This post is a high level summarization of the research done for a production web application to leverage the benefits of HTTP/2.
- Quick history
- What problems does HTTP/2 solve?
- When to switch?
- How to switch?
- What to do to get the benefits of HTTP/2?
HTTP/1.1 - the underlying communication protocol of the web has been here since 1997 and is commonly used.
HTTP/1.1 couldn't perform a very good job as time passed by, as -
- it is still capable of retrieving only one resource per request
- in a modern browser, the max number of connections that could be made to a domain over HTTP/1.1 protocol is 6. In older browsers it's two.
So what did people do? they tried to send as much as assets possible with every response that goes back. And to work around the domain number limitation, developers used domain sharding.
Then Google engineers started to ponder on this problem and SPDY protocol was developed. Later, long story short, SPDY features are adapted to HTTP/2 and HTTP/2 is here - modern and more efficient - fitting the needs of today.
HTTP/2 has multiplexing capability. Once a TCP connection is made to the server, all further requests pass through the same connection. Basically, requests are cheap.
HTTP/2 comes with compressed and reduced headers. Reduced overhead. More lighter and faster request/responses.
Support for assets prioritization. Servers used to send back only what the browsers requested and in the order that the browsers requested. But now things are moving to an arena where servers could be programmed to know better and it could send back resources in a way, that the browser can start doing its job asap.
Server push - As the name suggests, if you configure you server as needed, server will push necessary files that will be required by the browser without waiting for the browser to request them explicitly.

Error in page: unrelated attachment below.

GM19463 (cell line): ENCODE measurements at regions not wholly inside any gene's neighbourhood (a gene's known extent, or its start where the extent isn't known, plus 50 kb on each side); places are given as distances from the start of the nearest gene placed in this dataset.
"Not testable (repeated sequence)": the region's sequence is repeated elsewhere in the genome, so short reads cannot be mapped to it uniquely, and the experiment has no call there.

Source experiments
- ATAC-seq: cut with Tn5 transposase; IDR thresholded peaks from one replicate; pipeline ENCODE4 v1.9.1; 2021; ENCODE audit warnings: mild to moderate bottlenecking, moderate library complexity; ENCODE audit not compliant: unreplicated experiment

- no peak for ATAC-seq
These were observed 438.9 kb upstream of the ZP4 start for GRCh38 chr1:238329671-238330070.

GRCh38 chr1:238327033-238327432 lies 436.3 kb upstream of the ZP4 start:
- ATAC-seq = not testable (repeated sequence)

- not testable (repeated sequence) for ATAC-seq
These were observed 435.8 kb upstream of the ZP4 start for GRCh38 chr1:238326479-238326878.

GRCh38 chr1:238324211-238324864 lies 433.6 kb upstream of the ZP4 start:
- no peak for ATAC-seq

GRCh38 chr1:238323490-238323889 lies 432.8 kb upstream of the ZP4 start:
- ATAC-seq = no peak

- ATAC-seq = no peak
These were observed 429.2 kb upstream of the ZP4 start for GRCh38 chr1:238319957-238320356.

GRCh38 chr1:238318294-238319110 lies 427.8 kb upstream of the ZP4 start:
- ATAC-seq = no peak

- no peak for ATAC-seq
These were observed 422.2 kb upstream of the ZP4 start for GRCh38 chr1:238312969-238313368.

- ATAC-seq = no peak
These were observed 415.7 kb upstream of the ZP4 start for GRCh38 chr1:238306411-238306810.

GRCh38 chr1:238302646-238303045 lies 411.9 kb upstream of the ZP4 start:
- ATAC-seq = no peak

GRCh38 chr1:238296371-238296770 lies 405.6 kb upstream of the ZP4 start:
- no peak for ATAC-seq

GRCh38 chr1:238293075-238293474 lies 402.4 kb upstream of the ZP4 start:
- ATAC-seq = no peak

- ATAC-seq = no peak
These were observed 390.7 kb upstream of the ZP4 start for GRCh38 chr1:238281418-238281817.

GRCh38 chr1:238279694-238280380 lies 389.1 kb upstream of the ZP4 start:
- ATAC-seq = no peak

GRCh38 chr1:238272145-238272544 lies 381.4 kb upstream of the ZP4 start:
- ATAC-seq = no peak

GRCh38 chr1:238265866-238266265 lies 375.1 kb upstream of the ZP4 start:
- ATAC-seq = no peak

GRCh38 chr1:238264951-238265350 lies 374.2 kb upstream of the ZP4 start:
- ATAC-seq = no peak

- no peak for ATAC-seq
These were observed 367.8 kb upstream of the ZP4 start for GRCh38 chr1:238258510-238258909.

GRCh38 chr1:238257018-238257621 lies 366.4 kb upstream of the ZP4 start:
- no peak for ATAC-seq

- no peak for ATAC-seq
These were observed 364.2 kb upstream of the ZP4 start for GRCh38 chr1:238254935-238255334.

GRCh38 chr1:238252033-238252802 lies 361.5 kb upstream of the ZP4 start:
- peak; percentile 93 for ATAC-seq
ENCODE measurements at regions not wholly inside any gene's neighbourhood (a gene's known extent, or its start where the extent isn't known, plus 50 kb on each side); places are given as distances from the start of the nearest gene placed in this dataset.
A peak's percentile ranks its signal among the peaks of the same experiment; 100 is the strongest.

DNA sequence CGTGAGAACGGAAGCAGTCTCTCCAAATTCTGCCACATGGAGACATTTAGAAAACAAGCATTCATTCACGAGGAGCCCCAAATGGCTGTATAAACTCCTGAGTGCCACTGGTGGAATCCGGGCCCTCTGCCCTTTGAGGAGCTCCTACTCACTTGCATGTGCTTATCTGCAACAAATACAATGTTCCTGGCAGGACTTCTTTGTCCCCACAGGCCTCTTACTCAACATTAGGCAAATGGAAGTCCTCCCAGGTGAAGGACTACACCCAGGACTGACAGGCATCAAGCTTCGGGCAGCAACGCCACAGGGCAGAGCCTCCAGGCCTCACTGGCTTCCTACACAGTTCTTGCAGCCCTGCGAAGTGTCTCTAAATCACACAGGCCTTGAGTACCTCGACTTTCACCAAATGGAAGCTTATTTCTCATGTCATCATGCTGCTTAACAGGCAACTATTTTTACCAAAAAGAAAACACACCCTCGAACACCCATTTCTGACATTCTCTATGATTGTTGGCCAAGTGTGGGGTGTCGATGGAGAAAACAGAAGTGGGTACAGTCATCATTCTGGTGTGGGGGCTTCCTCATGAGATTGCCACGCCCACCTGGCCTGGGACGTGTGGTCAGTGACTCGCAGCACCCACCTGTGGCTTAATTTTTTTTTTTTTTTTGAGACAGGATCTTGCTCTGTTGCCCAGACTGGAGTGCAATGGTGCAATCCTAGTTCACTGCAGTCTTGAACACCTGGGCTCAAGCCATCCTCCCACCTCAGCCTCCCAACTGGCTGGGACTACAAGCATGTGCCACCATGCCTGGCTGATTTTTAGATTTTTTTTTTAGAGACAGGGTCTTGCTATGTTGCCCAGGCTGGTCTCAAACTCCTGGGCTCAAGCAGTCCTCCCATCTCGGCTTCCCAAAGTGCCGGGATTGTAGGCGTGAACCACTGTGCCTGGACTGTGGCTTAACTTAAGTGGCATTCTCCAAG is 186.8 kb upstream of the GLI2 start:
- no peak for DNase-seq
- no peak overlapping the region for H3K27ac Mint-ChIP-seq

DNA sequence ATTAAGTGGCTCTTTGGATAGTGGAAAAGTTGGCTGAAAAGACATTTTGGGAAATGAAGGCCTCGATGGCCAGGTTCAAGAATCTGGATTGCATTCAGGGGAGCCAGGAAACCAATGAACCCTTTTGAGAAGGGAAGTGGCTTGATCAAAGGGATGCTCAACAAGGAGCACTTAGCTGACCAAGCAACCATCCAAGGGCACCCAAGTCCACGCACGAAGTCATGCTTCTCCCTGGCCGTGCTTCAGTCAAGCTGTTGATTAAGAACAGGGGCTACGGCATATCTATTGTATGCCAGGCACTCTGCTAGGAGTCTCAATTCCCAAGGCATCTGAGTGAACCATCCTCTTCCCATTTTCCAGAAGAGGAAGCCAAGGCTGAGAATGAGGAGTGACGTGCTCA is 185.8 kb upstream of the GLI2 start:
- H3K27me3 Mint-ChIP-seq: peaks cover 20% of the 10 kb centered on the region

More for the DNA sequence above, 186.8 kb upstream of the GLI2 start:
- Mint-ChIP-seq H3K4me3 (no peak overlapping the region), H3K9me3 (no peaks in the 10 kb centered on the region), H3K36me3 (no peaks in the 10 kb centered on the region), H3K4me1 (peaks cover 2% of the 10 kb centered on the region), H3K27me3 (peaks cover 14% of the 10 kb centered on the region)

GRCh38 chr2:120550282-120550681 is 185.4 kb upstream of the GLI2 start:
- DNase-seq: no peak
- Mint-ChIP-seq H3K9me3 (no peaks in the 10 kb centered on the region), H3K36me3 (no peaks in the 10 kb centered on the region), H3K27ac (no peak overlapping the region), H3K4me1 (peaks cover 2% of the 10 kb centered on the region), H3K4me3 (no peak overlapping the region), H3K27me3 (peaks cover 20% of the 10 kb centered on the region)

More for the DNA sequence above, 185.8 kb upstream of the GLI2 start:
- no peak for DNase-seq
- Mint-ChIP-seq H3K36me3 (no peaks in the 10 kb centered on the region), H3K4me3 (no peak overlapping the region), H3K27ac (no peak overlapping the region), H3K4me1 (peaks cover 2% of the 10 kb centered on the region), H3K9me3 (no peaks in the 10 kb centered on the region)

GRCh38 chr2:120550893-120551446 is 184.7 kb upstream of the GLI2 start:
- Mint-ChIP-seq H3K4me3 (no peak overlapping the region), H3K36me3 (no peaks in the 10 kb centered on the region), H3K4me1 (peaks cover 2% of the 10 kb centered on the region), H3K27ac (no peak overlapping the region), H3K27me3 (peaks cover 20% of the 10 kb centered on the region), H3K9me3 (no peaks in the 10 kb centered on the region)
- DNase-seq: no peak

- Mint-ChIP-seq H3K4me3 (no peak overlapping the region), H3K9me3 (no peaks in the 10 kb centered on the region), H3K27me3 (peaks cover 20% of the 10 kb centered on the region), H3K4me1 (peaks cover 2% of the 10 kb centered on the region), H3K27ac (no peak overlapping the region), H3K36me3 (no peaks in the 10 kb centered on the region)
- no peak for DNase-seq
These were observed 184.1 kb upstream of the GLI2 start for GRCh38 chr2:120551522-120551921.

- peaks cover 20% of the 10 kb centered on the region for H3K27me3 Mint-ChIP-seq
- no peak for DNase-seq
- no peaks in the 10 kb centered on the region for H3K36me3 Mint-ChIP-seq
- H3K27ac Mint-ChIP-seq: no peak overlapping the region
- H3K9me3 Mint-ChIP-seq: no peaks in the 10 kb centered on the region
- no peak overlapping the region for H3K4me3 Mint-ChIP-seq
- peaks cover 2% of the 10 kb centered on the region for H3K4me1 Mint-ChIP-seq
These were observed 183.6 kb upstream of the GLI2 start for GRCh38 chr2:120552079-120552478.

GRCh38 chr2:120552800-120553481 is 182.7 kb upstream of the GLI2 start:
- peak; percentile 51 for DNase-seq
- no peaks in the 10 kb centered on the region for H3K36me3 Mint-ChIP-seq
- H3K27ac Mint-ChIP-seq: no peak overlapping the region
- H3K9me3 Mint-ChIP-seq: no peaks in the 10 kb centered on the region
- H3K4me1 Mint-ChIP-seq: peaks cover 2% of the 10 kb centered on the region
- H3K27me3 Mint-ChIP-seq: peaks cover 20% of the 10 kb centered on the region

Example - If you request index.html, server could push styles.css and allScripts.js without waiting for the browser to request them additionally.
Switching to HTTP/2 is a decision to made after analysing the browser version data of your user base. The HTTP/1.1 to HTTP/2 protocol conversion happens automatically and its backward compatible. So there is nothing pretty much to be done to switch it other than ensuring your server supports it.
Still, a developer should know something in this regard -
Two scenarios :
Say your server is upgraded to HTTP/2. Web app is untouched. An user named A, uses the app from a latest version chrome. Since both client and server supports HTTP/2, the protocol is automatically switched to HTTP/2. The user A gets a slightly better experience because of the requests being faster once a connection to server is made.
Now an user B, using a browser that doesn't support HTTP/2, say, Opera Mini, uses the site. Since the browser doesn't support HTTP/2 protocol, the connections to the server stays HTTP/1.1. He doesn't get any performance gain but the usual user experience that the site has been giving is delivered.
As of writing this, the browser support statistics is as below
Tricky business. Optimizations to the web app mainly involves -
a) removing any optimisations that were in place for HTTP/1.1
b) building newer optimisations for HTTP/2.2